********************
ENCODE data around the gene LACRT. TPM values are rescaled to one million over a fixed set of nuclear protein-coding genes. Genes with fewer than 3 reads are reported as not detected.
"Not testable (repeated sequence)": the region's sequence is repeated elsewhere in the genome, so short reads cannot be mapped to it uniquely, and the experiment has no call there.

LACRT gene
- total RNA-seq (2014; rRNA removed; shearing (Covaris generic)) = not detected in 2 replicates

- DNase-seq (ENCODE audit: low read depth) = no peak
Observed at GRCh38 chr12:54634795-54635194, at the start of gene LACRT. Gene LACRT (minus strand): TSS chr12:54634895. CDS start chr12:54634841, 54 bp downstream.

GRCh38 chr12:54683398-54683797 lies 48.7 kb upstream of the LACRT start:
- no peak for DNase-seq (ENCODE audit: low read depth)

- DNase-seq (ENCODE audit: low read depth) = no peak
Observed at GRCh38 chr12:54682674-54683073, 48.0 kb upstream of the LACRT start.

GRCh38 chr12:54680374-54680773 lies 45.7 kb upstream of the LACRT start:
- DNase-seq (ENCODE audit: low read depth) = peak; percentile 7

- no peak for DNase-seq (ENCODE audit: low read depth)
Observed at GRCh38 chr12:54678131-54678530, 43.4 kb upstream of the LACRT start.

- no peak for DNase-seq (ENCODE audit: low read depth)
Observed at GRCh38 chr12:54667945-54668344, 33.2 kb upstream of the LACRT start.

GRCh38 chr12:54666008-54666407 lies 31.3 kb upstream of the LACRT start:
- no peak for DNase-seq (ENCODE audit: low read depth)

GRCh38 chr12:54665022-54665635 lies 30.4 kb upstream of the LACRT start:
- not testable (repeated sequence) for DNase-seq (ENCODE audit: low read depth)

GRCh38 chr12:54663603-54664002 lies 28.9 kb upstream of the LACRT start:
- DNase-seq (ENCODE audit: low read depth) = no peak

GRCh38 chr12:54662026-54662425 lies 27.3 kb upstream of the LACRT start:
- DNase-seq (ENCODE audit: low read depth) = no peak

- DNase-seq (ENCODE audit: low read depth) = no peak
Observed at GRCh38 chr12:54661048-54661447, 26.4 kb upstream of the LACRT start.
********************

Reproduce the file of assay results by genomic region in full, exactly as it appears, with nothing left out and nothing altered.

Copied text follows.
ENCODE data around the gene LACRT. TPM values are rescaled to one million over a fixed set of nuclear protein-coding genes. Genes with fewer than 3 reads are reported as not detected.
"Not testable (repeated sequence)": the region's sequence is repeated elsewhere in the genome, so short reads cannot be mapped to it uniquely, and the experiment has no call there.

LACRT gene
- total RNA-seq (2014; rRNA removed; shearing (Covaris generic)) = not detected in 2 replicates

- DNase-seq (ENCODE audit: low read depth) = no peak
Observed at GRCh38 chr12:54634795-54635194, at the start of gene LACRT. Gene LACRT (minus strand): TSS chr12:54634895. CDS start chr12:54634841, 54 bp downstream.

GRCh38 chr12:54683398-54683797 lies 48.7 kb upstream of the LACRT start:
- no peak for DNase-seq (ENCODE audit: low read depth)

- DNase-seq (ENCODE audit: low read depth) = no peak
Observed at GRCh38 chr12:54682674-54683073, 48.0 kb upstream of the LACRT start.

GRCh38 chr12:54680374-54680773 lies 45.7 kb upstream of the LACRT start:
- DNase-seq (ENCODE audit: low read depth) = peak; percentile 7

- no peak for DNase-seq (ENCODE audit: low read depth)
Observed at GRCh38 chr12:54678131-54678530, 43.4 kb upstream of the LACRT start.

- no peak for DNase-seq (ENCODE audit: low read depth)
Observed at GRCh38 chr12:54667945-54668344, 33.2 kb upstream of the LACRT start.

GRCh38 chr12:54666008-54666407 lies 31.3 kb upstream of the LACRT start:
- no peak for DNase-seq (ENCODE audit: low read depth)

GRCh38 chr12:54665022-54665635 lies 30.4 kb upstream of the LACRT start:
- not testable (repeated sequence) for DNase-seq (ENCODE audit: low read depth)

GRCh38 chr12:54663603-54664002 lies 28.9 kb upstream of the LACRT start:
- DNase-seq (ENCODE audit: low read depth) = no peak

GRCh38 chr12:54662026-54662425 lies 27.3 kb upstream of the LACRT start:
- DNase-seq (ENCODE audit: low read depth) = no peak

- DNase-seq (ENCODE audit: low read depth) = no peak
Observed at GRCh38 chr12:54661048-54661447, 26.4 kb upstream of the LACRT start.